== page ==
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The South’s Oldest Forest

By Linda Tancs

Rich in history, Ouachita National Forest is the South’s oldest national forest. Encompassing a staggering 1.8 million acres in central Arkansas and southeastern Oklahoma, the land was originally known as the Arkansas National Forest when it was established by President Theodore Roosevelt in 1907. It’s framed by the Ouachita Mountains, once explored by the Spanish and French. In fact, “Ouachita” is the French spelling of the Indian word “Washita,” which means “good hunting grounds.” As you might imagine, the rugged mountain landscape (the only mountain range running east to west, rather than the north to south direction of the Appalachian and Rocky Mountains) makes trails a focal point. The premier trail is the Ouachita National Recreation Trail, spanning 192 miles across the forest’s entire length, with elevations ranging from 600 to 2,600 feet. Spur trails connect to various recreation areas and points of interest.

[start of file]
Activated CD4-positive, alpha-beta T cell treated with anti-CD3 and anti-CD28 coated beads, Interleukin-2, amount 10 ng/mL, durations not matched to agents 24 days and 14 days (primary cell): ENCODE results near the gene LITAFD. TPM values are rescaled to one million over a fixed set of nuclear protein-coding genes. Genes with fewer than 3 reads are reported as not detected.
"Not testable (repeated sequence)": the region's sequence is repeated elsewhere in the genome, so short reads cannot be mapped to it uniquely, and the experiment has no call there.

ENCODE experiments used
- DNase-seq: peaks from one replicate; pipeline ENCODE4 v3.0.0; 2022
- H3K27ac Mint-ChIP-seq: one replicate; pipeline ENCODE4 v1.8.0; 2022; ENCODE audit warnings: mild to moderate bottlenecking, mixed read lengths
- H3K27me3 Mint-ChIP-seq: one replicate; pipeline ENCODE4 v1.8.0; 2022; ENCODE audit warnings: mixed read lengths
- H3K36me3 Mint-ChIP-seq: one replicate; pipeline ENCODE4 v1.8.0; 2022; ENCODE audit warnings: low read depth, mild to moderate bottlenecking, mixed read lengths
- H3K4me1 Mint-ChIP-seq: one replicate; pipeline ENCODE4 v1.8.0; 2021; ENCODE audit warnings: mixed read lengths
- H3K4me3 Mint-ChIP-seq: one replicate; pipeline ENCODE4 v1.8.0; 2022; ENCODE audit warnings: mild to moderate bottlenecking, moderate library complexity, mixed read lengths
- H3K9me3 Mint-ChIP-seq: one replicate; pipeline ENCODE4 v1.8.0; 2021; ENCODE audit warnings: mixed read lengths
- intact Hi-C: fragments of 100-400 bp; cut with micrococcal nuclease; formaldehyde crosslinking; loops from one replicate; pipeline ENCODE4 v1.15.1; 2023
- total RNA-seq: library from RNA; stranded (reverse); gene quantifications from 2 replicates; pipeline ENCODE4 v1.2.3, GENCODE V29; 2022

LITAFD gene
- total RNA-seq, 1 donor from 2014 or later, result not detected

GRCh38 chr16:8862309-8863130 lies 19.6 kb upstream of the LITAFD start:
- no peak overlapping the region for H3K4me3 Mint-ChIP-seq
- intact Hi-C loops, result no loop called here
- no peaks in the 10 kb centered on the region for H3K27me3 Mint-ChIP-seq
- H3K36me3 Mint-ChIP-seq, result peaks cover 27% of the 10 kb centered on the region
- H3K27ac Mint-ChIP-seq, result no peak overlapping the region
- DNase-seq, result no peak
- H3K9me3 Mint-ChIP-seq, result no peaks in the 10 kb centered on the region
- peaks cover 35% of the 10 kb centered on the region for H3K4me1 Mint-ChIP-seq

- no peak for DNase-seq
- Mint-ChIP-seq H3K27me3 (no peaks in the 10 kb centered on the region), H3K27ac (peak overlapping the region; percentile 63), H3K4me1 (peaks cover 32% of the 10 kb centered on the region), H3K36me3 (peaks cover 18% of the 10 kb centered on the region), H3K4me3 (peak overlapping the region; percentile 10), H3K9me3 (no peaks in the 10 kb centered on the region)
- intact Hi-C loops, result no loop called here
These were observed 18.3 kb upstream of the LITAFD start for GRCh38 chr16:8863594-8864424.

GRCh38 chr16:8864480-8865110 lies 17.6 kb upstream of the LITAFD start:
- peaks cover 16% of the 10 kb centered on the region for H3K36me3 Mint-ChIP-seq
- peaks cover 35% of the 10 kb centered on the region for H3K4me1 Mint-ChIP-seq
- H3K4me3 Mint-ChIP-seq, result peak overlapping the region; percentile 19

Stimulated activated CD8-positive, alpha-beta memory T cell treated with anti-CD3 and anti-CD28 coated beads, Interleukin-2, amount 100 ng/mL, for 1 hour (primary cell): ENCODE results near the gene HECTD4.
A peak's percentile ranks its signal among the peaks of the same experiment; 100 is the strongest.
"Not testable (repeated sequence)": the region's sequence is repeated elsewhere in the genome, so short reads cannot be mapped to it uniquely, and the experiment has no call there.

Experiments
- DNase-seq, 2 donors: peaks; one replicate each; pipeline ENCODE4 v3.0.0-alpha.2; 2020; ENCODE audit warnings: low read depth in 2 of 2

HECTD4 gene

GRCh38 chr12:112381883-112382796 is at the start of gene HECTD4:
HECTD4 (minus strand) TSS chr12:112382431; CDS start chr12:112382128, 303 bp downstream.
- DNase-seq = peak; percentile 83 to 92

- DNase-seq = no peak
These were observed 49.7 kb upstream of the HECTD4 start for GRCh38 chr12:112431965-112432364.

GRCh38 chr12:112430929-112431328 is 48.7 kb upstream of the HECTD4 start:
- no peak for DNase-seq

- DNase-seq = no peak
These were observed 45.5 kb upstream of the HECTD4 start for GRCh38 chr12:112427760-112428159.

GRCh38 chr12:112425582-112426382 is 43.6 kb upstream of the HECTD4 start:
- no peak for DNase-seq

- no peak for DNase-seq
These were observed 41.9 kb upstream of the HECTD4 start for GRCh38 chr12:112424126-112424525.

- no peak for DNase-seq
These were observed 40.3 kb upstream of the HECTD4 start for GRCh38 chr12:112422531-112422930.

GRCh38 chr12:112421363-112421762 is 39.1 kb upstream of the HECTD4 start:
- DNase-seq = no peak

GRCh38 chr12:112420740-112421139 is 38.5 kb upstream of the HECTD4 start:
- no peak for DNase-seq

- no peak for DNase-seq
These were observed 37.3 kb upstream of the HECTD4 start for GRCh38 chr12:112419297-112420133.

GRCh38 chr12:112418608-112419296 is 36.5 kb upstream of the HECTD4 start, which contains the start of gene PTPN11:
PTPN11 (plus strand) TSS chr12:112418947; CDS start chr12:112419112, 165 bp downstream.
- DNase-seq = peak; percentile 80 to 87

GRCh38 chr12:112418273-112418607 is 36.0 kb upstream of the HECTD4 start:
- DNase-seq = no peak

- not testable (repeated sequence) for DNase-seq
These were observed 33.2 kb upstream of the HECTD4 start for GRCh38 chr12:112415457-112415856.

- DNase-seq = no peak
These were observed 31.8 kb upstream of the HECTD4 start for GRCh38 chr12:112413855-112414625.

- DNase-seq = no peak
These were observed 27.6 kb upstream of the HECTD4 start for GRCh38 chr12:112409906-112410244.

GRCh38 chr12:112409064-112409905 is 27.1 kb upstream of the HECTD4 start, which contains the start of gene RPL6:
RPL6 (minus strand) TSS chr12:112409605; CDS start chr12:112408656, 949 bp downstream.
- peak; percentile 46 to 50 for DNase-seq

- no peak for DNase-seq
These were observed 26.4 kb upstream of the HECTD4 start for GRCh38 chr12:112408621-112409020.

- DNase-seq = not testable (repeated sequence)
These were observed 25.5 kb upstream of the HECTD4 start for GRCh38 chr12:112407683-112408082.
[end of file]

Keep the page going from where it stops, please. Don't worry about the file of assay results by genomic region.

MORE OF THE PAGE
As coronavirus proceeds, it is likely that the vast majority of us will be limited in our travels. But this, too, shall pass. Our love for travel remains, so Travelrific will continue offering travel inspiration in this medium. Please keep those affected by the virus in your thoughts and be sure to follow the safety practices advocated by the Centers for Disease Control. Stay safe, and be well.

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